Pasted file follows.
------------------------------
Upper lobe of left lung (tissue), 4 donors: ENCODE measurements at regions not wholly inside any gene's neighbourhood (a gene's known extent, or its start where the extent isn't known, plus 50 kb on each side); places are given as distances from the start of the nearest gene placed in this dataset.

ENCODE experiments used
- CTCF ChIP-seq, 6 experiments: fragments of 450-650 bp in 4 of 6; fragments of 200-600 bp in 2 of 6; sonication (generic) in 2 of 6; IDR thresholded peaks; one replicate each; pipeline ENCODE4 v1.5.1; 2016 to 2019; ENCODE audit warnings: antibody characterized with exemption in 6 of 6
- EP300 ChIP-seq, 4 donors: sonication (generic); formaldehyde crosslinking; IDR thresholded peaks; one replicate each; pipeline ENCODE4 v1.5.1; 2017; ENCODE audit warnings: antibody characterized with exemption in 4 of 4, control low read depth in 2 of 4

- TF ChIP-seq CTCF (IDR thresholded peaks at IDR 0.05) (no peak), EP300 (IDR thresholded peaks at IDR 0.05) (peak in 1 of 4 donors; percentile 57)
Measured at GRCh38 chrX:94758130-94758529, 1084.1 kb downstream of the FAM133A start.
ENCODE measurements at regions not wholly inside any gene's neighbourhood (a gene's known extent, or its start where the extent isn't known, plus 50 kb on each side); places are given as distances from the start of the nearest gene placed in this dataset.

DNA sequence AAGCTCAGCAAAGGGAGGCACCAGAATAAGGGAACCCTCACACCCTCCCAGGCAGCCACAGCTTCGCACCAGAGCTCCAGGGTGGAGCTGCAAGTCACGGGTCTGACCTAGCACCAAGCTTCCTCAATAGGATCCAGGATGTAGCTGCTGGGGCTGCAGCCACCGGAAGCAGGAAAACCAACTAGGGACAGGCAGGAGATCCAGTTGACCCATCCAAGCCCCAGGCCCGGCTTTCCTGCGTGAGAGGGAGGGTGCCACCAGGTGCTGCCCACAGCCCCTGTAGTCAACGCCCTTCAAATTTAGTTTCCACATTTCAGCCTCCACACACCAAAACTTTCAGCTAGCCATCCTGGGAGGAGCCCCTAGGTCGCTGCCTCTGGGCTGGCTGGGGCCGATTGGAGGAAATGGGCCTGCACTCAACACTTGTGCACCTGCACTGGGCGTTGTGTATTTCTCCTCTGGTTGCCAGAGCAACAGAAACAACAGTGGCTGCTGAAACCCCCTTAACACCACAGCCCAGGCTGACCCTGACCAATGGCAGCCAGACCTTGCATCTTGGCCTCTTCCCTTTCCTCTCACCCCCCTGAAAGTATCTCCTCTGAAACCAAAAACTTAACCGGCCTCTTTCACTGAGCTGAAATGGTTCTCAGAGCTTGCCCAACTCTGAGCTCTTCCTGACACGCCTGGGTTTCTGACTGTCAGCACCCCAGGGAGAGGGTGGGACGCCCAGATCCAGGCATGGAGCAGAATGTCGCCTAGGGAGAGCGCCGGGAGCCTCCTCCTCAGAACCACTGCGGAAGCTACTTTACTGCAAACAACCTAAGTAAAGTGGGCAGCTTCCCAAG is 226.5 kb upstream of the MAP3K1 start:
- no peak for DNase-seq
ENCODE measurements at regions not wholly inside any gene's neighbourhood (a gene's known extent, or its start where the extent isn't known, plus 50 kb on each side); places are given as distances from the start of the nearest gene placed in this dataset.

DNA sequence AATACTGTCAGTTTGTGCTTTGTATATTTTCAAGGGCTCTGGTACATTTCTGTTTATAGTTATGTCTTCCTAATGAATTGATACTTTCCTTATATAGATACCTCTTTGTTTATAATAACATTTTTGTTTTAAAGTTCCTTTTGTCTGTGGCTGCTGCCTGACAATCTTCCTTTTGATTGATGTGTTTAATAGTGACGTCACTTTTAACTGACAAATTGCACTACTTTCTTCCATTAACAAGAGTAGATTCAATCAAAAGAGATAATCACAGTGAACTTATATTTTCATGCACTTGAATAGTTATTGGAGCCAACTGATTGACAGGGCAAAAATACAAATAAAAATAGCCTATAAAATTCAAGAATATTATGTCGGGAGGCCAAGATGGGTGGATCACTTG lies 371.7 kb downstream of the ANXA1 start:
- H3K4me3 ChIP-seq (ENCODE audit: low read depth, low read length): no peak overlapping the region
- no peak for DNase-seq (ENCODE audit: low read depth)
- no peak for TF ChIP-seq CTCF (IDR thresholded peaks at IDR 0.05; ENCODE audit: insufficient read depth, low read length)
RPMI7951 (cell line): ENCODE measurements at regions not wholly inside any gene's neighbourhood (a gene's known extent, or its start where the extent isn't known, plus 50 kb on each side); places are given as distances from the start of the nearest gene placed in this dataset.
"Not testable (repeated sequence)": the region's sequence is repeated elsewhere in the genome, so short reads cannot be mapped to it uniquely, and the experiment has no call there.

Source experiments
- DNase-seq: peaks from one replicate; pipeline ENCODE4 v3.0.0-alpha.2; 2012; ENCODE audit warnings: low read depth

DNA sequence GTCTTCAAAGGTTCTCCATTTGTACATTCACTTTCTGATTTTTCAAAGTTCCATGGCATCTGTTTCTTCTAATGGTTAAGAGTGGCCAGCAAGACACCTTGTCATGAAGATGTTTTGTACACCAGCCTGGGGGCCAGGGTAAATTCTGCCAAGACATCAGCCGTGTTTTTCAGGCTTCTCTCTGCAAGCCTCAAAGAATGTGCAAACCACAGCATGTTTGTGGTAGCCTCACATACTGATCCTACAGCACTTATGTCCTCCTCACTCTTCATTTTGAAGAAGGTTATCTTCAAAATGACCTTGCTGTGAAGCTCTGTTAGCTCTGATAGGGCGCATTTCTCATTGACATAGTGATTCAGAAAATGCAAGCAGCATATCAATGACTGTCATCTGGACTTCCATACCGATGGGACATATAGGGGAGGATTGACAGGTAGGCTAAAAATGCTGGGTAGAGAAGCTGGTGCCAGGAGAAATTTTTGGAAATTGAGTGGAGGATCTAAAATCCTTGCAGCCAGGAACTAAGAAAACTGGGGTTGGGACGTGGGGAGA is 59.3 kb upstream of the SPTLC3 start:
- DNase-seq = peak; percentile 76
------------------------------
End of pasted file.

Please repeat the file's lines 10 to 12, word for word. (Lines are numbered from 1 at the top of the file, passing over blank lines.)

ENCODE measurements at regions not wholly inside any gene's neighbourhood (a gene's known extent, or its start where the extent isn't known, plus 50 kb on each side); places are given as distances from the start of the nearest gene placed in this dataset.

DNA sequence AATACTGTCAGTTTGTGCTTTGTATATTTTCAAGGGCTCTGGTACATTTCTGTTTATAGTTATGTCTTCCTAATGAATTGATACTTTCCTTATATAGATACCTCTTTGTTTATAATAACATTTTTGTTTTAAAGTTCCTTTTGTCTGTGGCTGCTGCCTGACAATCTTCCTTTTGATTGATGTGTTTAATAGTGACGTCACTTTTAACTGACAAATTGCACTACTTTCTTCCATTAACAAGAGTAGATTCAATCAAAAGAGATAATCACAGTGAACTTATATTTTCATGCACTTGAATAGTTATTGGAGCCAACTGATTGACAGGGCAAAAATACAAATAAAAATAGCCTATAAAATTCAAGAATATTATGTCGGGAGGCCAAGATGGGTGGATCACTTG lies 371.7 kb downstream of the ANXA1 start:
- H3K4me3 ChIP-seq (ENCODE audit: low read depth, low read length): no peak overlapping the region